“Taking care of several patients at the same time who needed different things was chaotic. You have to stick to your guns, assess which is the most acute, the sickest, and must be taken care of first. The toughest part was making sure that you’ve done everything that you can and not left anything behind.”

Owen said the simulation teaches an essential skill all effective nurses must master: delegation.

“Giving the right task to the right person, depending on their level of practice, is important,” she said. “As a nurse, you want to perform at the full scope of your practice. If you have a pressing task that needs attention, like a patient climbing out of bed or needing to go to the bathroom, you must learn how to delegate those tasks.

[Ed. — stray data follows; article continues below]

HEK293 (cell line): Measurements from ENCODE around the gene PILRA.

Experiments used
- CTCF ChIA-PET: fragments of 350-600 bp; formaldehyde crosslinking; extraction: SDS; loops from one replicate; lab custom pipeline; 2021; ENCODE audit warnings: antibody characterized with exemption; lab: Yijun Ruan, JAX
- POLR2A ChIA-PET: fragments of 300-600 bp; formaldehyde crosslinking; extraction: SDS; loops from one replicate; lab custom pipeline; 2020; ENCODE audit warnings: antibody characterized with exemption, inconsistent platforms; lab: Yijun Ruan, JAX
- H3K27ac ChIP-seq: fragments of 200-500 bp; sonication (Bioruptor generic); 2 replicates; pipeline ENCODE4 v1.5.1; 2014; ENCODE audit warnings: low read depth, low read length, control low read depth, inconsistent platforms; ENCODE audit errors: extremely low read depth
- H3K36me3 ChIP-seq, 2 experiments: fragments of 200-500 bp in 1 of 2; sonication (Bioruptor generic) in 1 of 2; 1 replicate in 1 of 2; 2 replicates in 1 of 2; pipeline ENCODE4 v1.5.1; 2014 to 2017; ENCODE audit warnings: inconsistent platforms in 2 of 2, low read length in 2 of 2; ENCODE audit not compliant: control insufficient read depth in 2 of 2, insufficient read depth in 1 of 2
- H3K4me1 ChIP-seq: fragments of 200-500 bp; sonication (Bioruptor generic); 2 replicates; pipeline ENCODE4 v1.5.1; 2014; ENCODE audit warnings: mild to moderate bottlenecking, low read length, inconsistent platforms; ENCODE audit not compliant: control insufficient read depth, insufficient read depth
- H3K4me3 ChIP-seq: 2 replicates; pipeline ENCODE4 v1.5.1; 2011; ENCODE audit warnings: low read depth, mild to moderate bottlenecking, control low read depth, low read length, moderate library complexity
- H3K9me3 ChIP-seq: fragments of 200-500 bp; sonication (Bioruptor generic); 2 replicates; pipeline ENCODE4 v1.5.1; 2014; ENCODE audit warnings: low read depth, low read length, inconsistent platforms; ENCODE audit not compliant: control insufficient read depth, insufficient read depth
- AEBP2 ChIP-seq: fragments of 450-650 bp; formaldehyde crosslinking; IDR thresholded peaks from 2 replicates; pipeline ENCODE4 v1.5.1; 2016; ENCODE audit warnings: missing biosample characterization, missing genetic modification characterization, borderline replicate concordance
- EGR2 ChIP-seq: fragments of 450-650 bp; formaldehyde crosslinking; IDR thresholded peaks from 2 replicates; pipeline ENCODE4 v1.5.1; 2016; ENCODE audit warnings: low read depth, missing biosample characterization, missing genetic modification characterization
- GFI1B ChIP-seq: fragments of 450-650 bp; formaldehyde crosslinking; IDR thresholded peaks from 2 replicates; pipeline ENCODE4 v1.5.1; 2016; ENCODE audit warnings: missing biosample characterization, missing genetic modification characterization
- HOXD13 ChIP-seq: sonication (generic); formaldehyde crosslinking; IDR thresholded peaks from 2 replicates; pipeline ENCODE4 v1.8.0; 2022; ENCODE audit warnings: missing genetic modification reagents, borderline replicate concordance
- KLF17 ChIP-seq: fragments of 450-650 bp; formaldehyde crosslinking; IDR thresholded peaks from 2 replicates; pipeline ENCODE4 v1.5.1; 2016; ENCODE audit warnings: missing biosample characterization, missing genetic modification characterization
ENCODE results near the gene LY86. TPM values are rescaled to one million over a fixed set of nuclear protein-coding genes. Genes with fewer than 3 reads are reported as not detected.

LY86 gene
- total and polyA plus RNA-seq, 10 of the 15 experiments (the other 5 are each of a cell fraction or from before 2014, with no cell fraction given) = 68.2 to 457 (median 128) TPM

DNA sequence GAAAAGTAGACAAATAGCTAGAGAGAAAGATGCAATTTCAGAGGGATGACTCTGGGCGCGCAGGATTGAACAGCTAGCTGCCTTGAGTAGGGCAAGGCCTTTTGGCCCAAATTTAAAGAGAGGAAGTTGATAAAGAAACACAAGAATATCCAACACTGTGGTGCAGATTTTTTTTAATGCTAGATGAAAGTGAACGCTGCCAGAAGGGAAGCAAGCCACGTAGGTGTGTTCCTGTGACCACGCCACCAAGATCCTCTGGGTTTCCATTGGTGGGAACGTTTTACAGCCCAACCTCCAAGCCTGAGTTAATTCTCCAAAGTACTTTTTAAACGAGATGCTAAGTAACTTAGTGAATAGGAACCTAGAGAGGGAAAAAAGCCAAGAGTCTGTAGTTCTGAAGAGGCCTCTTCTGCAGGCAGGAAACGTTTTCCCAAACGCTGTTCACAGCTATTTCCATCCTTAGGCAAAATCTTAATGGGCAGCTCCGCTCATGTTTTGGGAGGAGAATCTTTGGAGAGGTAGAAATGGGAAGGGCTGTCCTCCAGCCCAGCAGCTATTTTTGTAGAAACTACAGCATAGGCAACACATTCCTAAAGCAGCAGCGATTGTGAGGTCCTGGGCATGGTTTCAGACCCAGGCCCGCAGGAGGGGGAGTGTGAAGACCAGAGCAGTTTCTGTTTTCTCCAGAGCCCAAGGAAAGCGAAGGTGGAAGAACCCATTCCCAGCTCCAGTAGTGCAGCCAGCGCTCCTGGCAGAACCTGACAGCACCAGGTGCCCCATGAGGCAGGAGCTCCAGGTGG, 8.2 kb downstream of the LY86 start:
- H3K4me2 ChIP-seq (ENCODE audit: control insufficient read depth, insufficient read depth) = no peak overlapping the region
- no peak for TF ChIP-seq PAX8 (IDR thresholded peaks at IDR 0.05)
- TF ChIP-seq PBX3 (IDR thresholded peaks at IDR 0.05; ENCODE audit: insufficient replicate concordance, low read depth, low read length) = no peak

“It is difficult for our students, because they don’t want to tell someone else what to do, they don’t want to feel like they’re being bossy, or they don’t want someone to think they’re lazy for giving tasks to other people. But it’s very important to learn, because, as a nurse, sometimes you are the only person who can take care of something for a patient.”

This leads to another valuable skill the simulation emphasizes: communication.

“Learning how to communicate with other people on the team is essential,” Owen said. “Part of the sim involved a Physician Assistant student, which provided an opportunity for the nurses to speak with the PA if they needed orders and learn how to communicate with them. Our department chair, Rick Lewis, served as the doctor, so students could learn how to communicate with him – explain the situation, give the patient’s background and the nurse’s assessment, and offer recommendations for the best care.”